3. How did life steer you towards an unconventional path for learning and how has this journey transcended to your organization Global Citizen Year?

I’ve always felt like life – not school – has provided my curriculum. My most formative learning always took place outside the classroom and

from a young age I took Mark Twain’s encouragement to heart: “Don’t let school get in the way of your education.”

When I finished high school I called the Peace Corps. I was hungry to take a breath between high school and college – to learn more about myself and the world before continuing along the treadmill like the “excellent sheep” our schools train us to be. The Peace Corps turned me down (you need a college degree) so I ended up going straight to Stanford. After two years of learning in the classroom I was antsy to test the theory in practice – to get my hands dirty, to have real experiences that would stretch and stimulate me. I moved to Brazil with a backpack, a book of Portuguese verbs and a piece of paper with the name of a local contact. Months later – through serendipity, grit, trial and error — I had found an apartment, a job and a community of friends in a context that couldn’t have felt further from home.

When I came back to campus to finish college, I had confidence, motivation and a sense of purpose, but only one year left to finish my degree. I remember thinking it was ironic that we typically send kids for a junior year abroad when these types of experiences could have such a greater impact before setting foot on a college campus. Ever since, I’ve been fixated on the opportunity to re-imagine the path to college: re-inventing the traditional “gap year” as a launching pad for our country’s highest potential young leaders.


4. Travel is essential to your inspiration. What else have you gained from your journeys?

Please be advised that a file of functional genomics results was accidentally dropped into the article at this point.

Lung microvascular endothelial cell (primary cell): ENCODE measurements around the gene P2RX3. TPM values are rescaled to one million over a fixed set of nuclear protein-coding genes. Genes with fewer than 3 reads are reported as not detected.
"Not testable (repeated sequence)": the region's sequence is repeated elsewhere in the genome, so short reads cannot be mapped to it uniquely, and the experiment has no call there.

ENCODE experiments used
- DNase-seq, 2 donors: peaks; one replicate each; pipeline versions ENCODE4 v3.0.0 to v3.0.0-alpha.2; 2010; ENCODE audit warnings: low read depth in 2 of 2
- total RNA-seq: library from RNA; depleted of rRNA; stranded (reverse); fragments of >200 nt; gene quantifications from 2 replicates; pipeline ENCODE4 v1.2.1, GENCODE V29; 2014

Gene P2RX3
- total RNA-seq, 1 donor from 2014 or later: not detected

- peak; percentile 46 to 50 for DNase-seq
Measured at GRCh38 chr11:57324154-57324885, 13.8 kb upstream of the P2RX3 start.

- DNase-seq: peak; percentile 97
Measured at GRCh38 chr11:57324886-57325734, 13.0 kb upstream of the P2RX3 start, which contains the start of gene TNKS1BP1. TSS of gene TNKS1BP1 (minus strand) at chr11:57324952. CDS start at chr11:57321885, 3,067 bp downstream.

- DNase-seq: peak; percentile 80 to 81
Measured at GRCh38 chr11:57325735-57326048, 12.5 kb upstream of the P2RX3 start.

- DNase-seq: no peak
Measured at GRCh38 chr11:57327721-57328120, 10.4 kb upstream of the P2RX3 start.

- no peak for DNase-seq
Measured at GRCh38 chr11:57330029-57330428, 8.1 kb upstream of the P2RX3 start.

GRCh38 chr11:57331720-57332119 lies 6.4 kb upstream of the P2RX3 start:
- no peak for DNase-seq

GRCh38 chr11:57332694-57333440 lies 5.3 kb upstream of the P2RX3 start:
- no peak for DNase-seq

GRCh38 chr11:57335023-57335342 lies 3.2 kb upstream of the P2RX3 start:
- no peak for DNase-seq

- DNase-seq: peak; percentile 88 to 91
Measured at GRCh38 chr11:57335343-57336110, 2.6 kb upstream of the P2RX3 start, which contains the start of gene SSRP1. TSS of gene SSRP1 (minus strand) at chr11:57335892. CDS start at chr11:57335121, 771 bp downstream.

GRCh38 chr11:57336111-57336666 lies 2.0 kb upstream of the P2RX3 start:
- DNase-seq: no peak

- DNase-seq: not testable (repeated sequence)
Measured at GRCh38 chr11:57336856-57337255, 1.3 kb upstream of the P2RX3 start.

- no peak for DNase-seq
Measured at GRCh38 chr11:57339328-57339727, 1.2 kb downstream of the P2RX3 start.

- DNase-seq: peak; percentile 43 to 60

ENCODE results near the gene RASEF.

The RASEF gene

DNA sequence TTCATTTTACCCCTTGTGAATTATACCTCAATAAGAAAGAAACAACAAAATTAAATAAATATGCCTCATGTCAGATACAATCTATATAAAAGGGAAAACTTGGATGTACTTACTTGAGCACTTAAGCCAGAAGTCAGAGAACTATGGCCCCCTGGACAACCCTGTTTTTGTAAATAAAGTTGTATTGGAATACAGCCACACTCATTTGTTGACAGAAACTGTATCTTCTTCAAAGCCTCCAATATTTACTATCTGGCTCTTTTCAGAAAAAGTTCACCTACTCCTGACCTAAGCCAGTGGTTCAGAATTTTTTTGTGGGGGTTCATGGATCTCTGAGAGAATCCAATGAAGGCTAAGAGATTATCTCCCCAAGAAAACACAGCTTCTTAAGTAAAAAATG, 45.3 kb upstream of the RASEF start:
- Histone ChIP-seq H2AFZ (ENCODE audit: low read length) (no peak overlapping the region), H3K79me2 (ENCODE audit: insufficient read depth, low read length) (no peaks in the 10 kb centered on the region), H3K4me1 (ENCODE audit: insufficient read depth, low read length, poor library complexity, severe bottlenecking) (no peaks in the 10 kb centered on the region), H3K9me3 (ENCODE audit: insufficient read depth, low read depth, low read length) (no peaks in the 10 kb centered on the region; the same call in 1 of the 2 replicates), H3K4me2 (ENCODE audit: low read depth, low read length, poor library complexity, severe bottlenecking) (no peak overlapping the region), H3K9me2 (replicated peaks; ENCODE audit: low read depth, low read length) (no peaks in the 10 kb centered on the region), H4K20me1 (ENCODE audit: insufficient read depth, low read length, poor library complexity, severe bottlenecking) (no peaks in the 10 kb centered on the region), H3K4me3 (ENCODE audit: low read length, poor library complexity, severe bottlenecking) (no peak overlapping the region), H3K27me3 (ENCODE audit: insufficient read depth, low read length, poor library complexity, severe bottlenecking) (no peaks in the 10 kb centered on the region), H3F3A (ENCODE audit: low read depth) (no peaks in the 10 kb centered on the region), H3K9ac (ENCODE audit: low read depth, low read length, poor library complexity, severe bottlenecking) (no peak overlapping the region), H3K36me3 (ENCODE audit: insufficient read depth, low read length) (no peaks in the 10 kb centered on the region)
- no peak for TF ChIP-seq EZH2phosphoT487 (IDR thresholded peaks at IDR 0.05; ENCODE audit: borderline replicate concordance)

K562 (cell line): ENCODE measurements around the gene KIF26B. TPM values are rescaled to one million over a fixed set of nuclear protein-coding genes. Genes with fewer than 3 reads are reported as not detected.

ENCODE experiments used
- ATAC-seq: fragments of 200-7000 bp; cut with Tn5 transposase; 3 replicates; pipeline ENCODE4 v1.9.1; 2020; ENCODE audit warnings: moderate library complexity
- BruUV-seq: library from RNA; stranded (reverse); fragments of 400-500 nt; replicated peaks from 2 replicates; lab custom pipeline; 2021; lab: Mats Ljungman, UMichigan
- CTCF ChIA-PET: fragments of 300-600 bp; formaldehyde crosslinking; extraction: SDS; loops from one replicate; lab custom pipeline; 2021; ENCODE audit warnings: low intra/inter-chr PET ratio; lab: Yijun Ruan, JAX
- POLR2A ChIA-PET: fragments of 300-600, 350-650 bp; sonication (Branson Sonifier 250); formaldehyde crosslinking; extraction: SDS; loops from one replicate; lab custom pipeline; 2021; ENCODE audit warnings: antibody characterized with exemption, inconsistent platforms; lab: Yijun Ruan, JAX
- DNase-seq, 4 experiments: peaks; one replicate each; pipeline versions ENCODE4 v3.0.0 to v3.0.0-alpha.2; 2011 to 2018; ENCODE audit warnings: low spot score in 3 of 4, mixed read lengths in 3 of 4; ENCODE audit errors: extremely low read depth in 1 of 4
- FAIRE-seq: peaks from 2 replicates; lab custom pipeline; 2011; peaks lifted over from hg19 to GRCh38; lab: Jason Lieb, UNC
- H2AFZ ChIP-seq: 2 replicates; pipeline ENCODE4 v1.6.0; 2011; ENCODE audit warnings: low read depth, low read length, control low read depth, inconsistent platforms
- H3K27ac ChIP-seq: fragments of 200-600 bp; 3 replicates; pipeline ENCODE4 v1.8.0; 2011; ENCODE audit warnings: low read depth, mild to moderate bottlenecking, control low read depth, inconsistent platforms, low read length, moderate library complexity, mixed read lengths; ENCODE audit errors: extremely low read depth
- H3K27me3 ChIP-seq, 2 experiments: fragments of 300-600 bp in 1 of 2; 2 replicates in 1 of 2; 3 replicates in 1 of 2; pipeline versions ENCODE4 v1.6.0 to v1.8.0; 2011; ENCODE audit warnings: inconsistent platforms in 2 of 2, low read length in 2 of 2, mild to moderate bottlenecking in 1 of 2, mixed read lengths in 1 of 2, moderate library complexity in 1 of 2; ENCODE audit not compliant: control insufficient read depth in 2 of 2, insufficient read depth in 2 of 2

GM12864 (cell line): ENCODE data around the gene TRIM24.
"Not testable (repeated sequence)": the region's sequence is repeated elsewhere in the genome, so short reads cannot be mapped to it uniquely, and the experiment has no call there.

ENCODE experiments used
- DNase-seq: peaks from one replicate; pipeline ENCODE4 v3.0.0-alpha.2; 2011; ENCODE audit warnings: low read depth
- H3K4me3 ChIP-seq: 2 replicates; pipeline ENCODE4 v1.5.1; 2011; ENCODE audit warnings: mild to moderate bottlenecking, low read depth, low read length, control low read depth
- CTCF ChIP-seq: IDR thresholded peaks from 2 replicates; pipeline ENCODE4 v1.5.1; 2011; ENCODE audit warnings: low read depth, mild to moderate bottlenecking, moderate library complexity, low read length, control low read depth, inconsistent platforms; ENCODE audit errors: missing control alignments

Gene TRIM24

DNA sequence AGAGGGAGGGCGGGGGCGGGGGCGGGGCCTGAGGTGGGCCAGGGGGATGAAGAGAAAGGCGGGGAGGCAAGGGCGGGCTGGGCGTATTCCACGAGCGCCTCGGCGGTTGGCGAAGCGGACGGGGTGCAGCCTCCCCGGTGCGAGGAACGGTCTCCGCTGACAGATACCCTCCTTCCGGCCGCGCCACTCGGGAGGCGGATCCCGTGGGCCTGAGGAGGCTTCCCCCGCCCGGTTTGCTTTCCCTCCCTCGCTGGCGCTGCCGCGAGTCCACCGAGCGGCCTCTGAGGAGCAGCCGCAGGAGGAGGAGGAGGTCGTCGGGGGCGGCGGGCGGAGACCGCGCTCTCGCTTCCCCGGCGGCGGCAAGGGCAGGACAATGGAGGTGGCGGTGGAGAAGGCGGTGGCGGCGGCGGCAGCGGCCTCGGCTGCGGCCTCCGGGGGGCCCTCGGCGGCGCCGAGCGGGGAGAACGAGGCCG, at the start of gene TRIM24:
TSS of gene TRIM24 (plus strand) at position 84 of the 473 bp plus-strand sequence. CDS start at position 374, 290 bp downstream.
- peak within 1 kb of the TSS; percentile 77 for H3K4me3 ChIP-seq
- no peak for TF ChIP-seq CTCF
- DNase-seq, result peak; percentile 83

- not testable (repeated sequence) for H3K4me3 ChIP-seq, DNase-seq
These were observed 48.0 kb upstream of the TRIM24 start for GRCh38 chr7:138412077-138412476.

It’s hard to learn and grow when we’re too comfortable. Travel forces us out of our comfort zone and into our “stretch” zone. Travel allows us to see parts of ourselves that we don’t ordinarily see when we’re sleepwalking through our daily lives. When we can’t rely on our typical identity, story or language, we re-consider who we are. Travel has helped me see myself through new eyes, and our culture and country through a new lens.

At the same time, not all travel has the same impact. The greatest impact comes when we move beyond simply being a tourist. When we immerse ourselves in another way of life – staying longer, going deeper, opening our minds and hearts to new people and realities – something shifts. We fall in love with people we would have never otherwise met, and we become outraged at the material poverty that prevents most people on the planet from realizing their potential. We develop insights and conviction that shape our work, and values that shape our aspirations and behaviors. We are changed in ways the world needs.

Abby Falik for TPFW_Lauri Levenfeld-12 Abby Falik for TPFW_Lauri Levenfeld-14

Abby Falik for TPFW_Lauri Levenfeld-15

Abby Falik for TPFW_Lauri Levenfeld-16 Abby Falik for TPFW_Lauri Levenfeld-17

5. How do you define love?

When Joel and I got married, someone gave us a card that said, “May today be the day you love each other the least.” At first this felt like a curmudgeonly curse for a wedding day, but I’ve come to see it as the most hopeful wish. Engraved in each of our rings is a reminder that connected us before we started dating: mejorando siempre (meaning: it can, and will, keep getting better). Now, five years into a rich and textured marriage I’ve learned so much about the truth in these words.